Ten Questions You Always Wanted to Ask a Medical Student
"The corpses we train with are preserved for about half the year, but by the end of the semester, they start to get moldy around the abdomen."
Photo courtesy of Harri
This article originally appeared on VICE Germany.
Despite what's often suggested in hospital-based TV shows, not all medical students use a handy IV drip to get rid of their hangovers. But Harri has definitely thought about it. "It would absolutely work," the medical student told me, "though the problem is you'll need to get an equally wasted colleague to start the IV, which isn't very smart."
The 27-year-old is in his fifth year of medical school in a major German city. Harri asked that I keep his real name and location a secret, so he can freely talk about what it's like to tell someone they're going to die, the hardest parts of the job, and whether students ever steal drugs from hospitals.
VICE: Are you always respectful when handling corpses?
Harri: Generally, we're very respectful. And they don't really allow students to work on the bodies alone—there's always someone around to supervise us, just to make sure that everyone treats them with respect.
There was this one time, though, right before an exam, where we had to slice some skulls in half to remove the brain and examine the neural pathways. Before the test, I practiced on several different heads, since I'd also be tested on working with a range of skulls. So, of course, I took two different halves and put them together for fun. But who wouldn't do that if given the chance?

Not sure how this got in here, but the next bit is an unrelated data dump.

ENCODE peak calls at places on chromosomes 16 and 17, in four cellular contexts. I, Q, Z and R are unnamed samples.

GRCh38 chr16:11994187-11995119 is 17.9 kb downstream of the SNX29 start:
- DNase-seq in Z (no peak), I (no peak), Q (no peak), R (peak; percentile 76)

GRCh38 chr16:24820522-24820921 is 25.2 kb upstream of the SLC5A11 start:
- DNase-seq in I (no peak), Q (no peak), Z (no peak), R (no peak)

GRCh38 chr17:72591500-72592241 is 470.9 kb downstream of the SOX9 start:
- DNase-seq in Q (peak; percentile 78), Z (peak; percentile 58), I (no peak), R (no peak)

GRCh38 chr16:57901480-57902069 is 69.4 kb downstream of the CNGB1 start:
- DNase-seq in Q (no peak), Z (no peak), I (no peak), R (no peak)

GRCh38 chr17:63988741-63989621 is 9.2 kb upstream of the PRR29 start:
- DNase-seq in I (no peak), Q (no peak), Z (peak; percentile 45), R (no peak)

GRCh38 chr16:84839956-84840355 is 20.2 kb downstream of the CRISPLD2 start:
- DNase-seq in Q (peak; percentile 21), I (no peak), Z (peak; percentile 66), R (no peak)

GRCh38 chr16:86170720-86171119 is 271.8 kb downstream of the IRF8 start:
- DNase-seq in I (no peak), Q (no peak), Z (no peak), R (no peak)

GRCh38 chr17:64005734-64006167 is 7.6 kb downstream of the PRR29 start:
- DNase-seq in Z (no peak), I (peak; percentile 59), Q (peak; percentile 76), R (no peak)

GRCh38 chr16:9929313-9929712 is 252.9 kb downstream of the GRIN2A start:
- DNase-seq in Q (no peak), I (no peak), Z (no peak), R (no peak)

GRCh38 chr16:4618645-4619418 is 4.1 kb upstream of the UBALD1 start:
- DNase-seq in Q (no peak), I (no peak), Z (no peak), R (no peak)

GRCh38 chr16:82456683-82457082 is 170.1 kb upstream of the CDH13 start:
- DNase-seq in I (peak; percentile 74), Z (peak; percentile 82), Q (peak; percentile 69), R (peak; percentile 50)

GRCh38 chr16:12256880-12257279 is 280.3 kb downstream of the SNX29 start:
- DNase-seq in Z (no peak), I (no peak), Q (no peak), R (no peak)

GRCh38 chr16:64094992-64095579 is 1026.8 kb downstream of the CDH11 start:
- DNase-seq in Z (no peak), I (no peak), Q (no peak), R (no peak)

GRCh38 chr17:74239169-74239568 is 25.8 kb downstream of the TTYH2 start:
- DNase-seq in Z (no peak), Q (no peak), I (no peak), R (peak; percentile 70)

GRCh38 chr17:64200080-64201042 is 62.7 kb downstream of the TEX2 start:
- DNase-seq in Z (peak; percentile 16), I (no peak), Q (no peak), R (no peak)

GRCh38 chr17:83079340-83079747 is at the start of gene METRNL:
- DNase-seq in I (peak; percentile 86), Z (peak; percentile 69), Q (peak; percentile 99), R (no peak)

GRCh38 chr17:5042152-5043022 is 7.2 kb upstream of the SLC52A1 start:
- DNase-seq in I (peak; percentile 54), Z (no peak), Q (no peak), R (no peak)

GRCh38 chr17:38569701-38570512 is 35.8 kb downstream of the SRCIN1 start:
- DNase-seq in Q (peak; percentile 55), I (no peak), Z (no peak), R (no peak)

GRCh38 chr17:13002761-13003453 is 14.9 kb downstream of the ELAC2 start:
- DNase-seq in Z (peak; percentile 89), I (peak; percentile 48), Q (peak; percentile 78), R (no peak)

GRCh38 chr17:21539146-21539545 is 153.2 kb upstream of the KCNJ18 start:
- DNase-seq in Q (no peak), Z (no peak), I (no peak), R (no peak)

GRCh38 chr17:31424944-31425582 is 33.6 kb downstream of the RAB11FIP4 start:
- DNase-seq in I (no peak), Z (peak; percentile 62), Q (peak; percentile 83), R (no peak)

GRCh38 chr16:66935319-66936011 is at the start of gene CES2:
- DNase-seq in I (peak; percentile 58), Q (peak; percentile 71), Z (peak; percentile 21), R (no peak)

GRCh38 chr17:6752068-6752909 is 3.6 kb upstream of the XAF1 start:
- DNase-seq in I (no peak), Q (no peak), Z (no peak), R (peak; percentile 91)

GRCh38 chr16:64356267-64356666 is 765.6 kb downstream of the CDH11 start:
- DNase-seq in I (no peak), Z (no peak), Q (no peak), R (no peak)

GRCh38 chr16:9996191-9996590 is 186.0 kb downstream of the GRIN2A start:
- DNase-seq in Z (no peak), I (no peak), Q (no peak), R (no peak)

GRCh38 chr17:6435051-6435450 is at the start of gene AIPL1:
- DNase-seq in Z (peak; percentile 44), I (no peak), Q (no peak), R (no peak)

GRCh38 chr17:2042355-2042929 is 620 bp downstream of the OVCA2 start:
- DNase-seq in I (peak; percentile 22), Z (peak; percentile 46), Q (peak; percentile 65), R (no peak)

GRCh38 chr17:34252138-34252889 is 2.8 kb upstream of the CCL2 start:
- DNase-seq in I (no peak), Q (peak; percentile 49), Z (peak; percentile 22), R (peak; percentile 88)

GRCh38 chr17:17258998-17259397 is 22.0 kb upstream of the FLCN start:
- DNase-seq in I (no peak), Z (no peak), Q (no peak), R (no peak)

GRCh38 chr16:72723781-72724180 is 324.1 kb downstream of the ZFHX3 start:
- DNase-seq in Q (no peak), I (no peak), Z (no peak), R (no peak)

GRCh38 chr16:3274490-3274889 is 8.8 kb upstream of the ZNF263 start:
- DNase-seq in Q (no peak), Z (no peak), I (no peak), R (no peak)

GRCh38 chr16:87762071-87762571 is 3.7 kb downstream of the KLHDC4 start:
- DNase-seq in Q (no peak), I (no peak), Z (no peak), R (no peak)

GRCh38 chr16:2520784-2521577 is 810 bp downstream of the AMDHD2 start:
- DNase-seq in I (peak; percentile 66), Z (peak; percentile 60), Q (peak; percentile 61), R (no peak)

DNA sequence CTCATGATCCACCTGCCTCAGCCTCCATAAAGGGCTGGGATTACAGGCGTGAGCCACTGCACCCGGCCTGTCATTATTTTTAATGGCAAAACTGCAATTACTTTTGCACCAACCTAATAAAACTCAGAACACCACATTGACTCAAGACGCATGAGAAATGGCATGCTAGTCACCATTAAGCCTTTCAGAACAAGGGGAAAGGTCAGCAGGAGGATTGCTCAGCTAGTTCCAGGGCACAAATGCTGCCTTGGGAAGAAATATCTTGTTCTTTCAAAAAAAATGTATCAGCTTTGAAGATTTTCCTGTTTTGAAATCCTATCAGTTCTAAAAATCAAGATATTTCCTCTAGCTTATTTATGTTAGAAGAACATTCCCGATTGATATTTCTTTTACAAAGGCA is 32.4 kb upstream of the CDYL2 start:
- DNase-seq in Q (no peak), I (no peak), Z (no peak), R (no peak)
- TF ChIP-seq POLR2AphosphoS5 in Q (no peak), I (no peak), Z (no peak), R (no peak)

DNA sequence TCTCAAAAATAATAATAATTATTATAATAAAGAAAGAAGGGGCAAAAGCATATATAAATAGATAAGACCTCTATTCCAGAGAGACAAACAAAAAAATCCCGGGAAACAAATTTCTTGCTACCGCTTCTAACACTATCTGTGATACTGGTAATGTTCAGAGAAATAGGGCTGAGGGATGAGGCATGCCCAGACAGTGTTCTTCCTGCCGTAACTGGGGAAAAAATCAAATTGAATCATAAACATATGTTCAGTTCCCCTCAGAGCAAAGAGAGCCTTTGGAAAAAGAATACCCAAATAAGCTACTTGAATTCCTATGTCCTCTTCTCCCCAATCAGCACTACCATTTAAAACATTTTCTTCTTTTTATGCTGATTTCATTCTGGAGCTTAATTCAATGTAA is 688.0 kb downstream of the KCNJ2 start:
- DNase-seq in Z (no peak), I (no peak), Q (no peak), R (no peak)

What do corpses smell like?
They smell of their preservation agent, formaldehyde. Normally, the inside of a dead body turns into pure sludge, but the chemical helps keep the organs firm, making it easier for us to work without damaging them. The corpses are preserved for about half the year, but by the end of the semester, they start to get moldy around the abdomen.
Do you and your colleagues practice taking blood on each other?
Yes, absolutely. During one of our early classes, I accidentally sliced through my friend's veins. Sometimes, the veins are just too thin and they split, and other times you push right through them.
We actually practice lots of different techniques on each other. For example, we do ear and nose examinations on other students, which are really disgusting because they involve sticking a small set of forceps into the nose before opening them, allowing you to see clearly down the nasal passage. I was also worried that my conservative study partner would find some leftover drugs stuck up my nose. If he ever did, he kept it to himself.
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Do medical students take more illegal drugs than the average person?
No. I think we experiment less than humanities students. But those who do don't hold back. Maybe it's because we know exactly how drugs work and think we can control it. Or we think that being surrounded by other doctors means someone will look after you if something goes wrong. But it's really a bit idiotic because we should know better.
Do you steal drugs from the hospital?
I once stole a bottle of ketamine from the intensive care unit. It doesn't fall under the Narcotics Act in Germany, so it wasn't kept in a safety cabinet. But it's not a very common thing to do—I don't know anyone else that's stolen something, and I've only done it once. I've gotten myself into a bit of trouble from time to time, but if they had caught me then I would have been kicked off the course.